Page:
Fly Me to the Moon
    Category: Forbes Life By : Janet Eom Read : 1218 Date : Monday, December 02, 2013 - 07:41:36

    Courtesy of SXC

    Space tourism is coming to Asia. Just about a year ago, Amsterdam-based Space Expedition Corp. (SXC) hired John Sutherland, 57, a lifestyle travel consultant, as its agent in Singapore, to market space flights in Singapore and Indonesia. John's goal is to find the first Singaporean or Indonesian to fly into space on a SXC flight. John says he is excited about Indonesia's potential for space tourism. “Once Indonesia catches onto it, there'll be a lot of people that will want to do it,” he says.

    He says he is in discussion with the heads of the branches of Citibank and UOB based in Singapore and Indonesia about their high net worth clients who are looking for unique travel experiences, as well as other strategies to attract potential clients. The space tourism market dates back to 2001, when space tourism company Space Adventures flew U.S. engineer Dennis Tito into space. Since then, other famous space tourism clients have included Guy Laliberté, the founder of Cirque du Soleil, and Anousheh Ansari, former chief executive of Telecom Technologies and the first female space tourist.

    Founded three years ago, SXC is headed by Michiel Mol, 44, who comes from a wealthy Dutch family that made its money in software. His partners in the venture are Harry van Hulten, 45, and Ben Droste, 69, both former test pilots. For about $100,000, a tourist in 2015 will be taken up in a spaceship, the Lynx Mark II, to 100 km above the earth, the internationally accepted border of outer space. Manufactured by California's XCOR Aerospace, the Lynx Mark II will carry one passenger and one pilot. The ride will last about one hour, during which the occupants will experience weightlessness at the pinnacle of the flight and a spectacular view of the earth (and by 2014, a “sub-orbital” flight will be ready).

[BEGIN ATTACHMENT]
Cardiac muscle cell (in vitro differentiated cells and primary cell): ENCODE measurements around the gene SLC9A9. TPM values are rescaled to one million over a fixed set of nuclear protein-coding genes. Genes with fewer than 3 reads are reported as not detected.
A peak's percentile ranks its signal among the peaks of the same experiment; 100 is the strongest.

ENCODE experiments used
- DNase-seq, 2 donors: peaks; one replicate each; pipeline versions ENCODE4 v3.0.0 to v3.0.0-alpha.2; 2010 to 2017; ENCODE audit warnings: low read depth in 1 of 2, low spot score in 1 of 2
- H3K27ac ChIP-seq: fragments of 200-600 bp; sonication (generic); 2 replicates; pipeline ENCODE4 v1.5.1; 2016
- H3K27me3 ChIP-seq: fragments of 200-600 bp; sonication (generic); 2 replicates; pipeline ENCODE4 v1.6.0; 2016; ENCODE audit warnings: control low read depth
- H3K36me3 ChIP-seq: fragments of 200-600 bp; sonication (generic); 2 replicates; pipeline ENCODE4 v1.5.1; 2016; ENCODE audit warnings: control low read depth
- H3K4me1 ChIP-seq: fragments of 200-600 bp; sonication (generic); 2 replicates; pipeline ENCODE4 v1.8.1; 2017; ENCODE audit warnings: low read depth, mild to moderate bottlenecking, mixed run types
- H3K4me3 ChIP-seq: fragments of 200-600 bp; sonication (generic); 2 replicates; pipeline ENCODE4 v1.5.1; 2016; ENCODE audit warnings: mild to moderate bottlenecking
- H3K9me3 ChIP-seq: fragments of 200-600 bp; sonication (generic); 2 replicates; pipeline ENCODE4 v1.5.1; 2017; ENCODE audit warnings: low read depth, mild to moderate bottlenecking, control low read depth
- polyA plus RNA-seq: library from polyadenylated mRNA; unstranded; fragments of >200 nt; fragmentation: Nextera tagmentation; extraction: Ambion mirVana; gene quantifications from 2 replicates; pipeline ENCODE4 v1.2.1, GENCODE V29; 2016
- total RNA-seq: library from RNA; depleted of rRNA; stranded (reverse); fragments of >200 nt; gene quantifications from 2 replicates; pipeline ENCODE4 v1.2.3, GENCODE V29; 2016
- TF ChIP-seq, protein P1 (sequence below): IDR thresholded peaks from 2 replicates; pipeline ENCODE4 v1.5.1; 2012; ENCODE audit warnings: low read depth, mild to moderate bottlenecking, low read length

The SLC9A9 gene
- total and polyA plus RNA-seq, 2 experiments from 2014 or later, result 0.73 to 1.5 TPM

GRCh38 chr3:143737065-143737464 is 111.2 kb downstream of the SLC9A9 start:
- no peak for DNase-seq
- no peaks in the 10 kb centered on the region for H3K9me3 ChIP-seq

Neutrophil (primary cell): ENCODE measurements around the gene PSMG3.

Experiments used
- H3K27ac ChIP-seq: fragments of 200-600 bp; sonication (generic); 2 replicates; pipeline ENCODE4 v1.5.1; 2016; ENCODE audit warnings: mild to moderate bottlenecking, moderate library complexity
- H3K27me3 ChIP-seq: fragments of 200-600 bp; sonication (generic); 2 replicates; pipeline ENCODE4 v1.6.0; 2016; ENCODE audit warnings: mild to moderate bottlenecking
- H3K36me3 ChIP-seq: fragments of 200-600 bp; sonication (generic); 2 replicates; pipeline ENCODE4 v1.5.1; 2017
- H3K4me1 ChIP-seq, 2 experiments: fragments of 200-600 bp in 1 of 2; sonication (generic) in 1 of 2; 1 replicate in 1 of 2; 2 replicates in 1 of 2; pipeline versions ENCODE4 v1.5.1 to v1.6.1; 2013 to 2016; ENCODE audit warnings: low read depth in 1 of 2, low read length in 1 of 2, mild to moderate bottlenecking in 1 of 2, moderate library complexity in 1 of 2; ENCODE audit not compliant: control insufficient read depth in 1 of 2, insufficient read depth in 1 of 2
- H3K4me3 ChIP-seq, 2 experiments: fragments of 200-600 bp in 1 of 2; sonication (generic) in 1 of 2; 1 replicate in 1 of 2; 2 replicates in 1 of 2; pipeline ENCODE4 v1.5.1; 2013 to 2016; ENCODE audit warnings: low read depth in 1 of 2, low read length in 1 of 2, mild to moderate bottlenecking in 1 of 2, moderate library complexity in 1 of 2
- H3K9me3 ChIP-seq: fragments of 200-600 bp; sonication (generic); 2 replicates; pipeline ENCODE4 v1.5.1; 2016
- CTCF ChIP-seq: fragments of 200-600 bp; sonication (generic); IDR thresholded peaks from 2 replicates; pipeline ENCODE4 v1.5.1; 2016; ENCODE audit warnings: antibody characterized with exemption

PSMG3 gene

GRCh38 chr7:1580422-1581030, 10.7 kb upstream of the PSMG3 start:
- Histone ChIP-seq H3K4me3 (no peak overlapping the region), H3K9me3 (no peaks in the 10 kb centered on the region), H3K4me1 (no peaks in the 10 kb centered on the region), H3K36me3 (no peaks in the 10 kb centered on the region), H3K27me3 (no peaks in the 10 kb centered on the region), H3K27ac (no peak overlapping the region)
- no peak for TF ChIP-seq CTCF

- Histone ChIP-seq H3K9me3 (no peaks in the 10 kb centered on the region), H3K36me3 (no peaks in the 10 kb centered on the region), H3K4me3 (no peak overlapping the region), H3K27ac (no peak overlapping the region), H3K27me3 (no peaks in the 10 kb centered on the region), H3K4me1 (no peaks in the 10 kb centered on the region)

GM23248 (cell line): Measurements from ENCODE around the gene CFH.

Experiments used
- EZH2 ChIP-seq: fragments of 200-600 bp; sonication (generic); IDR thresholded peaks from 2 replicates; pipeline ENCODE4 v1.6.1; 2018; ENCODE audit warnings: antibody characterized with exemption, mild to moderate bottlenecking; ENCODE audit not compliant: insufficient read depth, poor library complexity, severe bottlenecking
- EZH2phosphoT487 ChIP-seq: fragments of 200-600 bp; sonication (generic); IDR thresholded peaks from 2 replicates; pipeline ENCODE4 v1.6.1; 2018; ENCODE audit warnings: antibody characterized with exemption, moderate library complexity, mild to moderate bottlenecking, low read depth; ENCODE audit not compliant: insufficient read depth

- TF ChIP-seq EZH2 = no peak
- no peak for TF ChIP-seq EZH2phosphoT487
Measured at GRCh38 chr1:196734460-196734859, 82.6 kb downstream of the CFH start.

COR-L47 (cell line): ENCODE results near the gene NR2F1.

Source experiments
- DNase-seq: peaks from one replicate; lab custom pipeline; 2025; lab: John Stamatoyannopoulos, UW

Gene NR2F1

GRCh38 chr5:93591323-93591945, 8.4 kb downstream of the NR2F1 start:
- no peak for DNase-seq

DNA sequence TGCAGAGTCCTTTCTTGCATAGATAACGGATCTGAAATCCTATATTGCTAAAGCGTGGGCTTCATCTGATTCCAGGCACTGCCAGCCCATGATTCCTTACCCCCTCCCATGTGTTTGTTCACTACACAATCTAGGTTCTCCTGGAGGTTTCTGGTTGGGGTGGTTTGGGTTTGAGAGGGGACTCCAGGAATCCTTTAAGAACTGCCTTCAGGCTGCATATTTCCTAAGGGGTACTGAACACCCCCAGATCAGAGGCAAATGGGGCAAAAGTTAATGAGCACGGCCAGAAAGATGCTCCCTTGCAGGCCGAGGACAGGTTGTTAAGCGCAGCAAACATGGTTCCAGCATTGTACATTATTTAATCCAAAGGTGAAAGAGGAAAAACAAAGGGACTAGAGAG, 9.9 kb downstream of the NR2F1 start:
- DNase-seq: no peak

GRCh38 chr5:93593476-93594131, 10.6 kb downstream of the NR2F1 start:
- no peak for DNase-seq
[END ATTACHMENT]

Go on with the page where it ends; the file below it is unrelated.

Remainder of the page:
“I haven't been there yet, but the astronauts we talk to say that this view of earth from above is a life-changing experience,” says Michiel. Eventually, the Lynx Mark II is hoped to run up to four flights a day. Within the past two years, 250 clients from around the world have already purchased tickets from SXC, but there is yet to be one from Indonesia. As to whether SXC is close to signing up its first Indonesian, Sutherland says he has had inquiries from a few Indonesians, including some women, and that these talks remain ongoing. A major Indonesian brand, John is not allowed to say which one, is also interested in a sponsorship. A major company in Singapore is extremely close to signing an agreement with SXC to provide at least one flight to space for one of their clients, according to John.

    Michiel says that some studies indicate that by 2020, at least 20,000 people would be willing to fly to space every year. SXC estimates that itself and Richard Branson's Virgin Galactic may fly at least 5,000 into space every year within a few years time. In addition to direct sales, SXC has partners for joint marketing and sales. Its first global partner was the Dutch airlines KLM, which will use tickets to space for marketing efforts. Heineken will also soon begin a large-scale global campaign with SXC.